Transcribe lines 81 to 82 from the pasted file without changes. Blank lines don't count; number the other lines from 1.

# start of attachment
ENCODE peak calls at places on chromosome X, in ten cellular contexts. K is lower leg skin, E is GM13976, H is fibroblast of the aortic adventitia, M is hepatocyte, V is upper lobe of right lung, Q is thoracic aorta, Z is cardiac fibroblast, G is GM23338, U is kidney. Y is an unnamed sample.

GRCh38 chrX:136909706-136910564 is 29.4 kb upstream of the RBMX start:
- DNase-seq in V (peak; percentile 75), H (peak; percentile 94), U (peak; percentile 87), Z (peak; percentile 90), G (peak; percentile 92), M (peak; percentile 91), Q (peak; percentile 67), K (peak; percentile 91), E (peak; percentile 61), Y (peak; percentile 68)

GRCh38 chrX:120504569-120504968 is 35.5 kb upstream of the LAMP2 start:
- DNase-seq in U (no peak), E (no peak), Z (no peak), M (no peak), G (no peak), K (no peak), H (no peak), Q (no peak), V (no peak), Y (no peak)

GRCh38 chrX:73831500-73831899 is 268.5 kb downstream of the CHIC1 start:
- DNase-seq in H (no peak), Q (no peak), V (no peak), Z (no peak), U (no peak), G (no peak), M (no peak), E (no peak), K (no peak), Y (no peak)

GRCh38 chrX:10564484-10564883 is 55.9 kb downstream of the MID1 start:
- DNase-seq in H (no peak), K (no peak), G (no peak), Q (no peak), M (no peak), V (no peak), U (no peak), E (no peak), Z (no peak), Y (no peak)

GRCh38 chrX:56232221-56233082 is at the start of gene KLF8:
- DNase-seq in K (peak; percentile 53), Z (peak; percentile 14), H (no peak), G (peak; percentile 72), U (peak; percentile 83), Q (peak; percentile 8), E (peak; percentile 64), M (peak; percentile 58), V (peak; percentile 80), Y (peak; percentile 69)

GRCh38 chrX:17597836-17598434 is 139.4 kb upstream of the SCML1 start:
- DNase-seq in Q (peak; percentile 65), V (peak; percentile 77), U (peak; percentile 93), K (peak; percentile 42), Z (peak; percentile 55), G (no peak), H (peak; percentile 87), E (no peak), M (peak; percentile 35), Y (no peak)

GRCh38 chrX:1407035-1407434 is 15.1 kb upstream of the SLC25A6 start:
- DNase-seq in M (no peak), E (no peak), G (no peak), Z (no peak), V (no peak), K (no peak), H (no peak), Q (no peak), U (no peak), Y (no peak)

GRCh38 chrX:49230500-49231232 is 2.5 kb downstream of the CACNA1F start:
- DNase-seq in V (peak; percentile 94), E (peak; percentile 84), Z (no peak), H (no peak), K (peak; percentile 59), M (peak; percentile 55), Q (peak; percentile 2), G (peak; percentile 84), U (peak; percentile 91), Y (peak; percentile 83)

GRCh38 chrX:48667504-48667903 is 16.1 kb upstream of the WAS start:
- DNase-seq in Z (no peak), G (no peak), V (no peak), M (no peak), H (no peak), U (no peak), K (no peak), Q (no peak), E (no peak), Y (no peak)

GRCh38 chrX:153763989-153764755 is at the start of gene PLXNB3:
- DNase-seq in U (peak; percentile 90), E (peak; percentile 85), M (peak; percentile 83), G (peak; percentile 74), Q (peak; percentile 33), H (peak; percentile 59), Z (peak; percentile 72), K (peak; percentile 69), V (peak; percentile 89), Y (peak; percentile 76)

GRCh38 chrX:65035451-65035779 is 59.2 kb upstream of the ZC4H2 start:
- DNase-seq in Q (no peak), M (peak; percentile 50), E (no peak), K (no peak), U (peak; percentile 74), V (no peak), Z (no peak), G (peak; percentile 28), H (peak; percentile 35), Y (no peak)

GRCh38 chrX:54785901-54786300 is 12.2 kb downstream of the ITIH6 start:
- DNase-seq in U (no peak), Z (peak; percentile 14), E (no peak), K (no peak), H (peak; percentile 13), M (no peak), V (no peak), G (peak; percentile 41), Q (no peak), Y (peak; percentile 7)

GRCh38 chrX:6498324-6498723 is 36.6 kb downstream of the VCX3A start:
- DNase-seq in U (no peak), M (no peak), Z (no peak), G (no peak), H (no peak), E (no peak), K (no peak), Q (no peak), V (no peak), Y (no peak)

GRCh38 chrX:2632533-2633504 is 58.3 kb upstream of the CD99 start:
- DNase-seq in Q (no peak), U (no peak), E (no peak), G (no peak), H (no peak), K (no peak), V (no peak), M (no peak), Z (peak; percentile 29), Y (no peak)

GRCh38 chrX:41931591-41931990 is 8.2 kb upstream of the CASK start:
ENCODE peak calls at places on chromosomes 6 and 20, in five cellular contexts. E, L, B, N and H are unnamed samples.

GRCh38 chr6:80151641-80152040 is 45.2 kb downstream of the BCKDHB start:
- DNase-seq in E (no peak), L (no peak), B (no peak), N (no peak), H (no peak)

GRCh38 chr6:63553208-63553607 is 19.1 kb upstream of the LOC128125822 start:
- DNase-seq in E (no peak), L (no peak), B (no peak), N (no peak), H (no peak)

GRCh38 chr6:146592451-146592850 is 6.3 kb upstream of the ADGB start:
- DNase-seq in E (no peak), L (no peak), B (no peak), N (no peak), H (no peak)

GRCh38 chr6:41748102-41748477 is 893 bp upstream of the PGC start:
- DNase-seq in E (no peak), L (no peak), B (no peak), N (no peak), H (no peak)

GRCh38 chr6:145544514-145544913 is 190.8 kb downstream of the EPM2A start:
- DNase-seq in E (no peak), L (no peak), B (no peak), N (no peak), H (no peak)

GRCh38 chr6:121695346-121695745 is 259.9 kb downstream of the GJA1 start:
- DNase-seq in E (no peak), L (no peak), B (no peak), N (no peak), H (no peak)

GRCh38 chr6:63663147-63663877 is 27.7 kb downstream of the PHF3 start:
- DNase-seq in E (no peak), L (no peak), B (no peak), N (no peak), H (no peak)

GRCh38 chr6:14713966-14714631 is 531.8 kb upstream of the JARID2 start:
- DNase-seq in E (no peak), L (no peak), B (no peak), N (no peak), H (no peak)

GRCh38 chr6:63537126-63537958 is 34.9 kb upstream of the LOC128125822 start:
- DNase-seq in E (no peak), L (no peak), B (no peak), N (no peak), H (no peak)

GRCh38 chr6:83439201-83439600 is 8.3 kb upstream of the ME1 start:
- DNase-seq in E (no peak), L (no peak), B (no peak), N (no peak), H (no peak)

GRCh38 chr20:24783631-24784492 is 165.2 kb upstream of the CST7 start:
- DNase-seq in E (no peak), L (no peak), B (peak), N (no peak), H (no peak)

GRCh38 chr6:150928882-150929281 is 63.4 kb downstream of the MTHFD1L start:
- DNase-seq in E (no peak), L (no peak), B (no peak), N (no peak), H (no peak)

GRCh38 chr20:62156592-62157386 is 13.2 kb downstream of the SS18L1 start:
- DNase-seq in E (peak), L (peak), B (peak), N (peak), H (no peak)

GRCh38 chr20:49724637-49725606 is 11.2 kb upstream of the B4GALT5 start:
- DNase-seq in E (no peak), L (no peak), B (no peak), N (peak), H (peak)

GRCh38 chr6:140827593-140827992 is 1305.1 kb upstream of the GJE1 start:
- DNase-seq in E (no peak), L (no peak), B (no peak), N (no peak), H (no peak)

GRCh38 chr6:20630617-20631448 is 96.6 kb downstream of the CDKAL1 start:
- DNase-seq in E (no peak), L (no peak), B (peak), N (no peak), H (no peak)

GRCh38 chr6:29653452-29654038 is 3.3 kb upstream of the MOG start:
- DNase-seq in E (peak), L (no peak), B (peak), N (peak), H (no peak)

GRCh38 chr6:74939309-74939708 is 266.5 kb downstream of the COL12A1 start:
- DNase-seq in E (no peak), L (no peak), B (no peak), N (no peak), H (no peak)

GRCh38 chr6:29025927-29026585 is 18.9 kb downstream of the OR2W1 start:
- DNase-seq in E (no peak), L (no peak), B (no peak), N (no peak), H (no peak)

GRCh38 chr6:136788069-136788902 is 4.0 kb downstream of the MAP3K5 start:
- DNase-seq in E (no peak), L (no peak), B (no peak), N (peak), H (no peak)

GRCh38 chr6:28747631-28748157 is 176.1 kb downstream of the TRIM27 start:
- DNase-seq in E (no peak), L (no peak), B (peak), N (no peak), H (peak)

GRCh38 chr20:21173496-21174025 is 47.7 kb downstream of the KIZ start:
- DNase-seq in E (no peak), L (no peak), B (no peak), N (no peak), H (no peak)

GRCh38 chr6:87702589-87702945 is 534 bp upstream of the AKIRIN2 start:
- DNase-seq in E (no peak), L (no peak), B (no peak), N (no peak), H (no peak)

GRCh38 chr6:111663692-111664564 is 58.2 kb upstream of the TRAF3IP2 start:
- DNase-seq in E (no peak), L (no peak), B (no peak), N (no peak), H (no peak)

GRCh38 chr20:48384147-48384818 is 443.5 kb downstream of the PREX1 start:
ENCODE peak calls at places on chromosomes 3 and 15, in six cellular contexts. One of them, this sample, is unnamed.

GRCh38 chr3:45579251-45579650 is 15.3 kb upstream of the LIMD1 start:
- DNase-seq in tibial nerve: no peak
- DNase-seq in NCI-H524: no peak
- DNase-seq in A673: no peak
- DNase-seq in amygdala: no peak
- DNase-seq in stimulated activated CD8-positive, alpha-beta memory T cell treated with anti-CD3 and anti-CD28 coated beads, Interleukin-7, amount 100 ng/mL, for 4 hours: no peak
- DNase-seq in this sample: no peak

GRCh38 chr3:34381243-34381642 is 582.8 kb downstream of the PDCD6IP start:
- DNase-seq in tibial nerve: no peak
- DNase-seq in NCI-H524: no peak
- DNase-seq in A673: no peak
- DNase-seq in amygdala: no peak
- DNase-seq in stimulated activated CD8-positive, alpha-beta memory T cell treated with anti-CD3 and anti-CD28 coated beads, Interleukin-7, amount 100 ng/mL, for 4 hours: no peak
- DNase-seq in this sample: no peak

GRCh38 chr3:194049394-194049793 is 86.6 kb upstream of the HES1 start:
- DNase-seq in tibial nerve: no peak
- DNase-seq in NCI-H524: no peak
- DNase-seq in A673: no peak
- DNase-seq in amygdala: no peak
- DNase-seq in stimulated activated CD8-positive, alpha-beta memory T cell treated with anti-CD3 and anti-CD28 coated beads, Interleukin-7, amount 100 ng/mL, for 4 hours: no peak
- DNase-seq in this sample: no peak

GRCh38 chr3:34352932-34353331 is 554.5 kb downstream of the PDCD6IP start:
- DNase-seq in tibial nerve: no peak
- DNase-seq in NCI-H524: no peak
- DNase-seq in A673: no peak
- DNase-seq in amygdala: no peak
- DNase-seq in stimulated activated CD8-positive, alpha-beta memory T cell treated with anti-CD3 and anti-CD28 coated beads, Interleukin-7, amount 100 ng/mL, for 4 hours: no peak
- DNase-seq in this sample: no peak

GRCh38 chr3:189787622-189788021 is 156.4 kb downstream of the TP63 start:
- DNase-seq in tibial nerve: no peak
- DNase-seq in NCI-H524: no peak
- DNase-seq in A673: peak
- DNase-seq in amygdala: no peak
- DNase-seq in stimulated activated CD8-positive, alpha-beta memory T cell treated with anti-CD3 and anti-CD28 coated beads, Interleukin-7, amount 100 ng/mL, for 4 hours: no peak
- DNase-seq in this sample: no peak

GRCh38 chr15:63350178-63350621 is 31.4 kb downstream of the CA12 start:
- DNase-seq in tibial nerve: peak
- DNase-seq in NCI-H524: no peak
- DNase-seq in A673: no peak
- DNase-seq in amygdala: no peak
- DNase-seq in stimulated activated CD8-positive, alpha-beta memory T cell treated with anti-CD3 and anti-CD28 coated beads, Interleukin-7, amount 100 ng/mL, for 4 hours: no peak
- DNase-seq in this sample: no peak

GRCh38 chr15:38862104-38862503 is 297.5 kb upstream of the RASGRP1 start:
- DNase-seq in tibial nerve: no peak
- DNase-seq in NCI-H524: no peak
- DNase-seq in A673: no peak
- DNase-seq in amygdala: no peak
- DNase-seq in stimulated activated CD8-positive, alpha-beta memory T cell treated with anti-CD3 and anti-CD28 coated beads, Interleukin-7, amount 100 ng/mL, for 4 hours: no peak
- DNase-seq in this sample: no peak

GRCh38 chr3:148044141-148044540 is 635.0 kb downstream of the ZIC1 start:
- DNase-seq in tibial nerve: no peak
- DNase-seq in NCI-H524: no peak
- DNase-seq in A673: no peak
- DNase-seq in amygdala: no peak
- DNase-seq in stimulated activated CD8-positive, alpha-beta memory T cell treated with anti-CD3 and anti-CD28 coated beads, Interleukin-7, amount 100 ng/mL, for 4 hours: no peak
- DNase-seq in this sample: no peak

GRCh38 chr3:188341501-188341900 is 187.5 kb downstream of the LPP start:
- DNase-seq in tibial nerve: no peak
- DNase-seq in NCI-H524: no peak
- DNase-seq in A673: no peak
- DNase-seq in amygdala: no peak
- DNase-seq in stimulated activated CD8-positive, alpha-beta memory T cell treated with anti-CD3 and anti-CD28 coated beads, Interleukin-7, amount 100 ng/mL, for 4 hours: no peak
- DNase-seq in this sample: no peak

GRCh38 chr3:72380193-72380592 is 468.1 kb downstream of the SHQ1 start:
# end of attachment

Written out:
ENCODE peak calls at places on chromosomes 3 and 15, in six cellular contexts. One of them, this sample, is unnamed.

GRCh38 chr3:45579251-45579650 is 15.3 kb upstream of the LIMD1 start: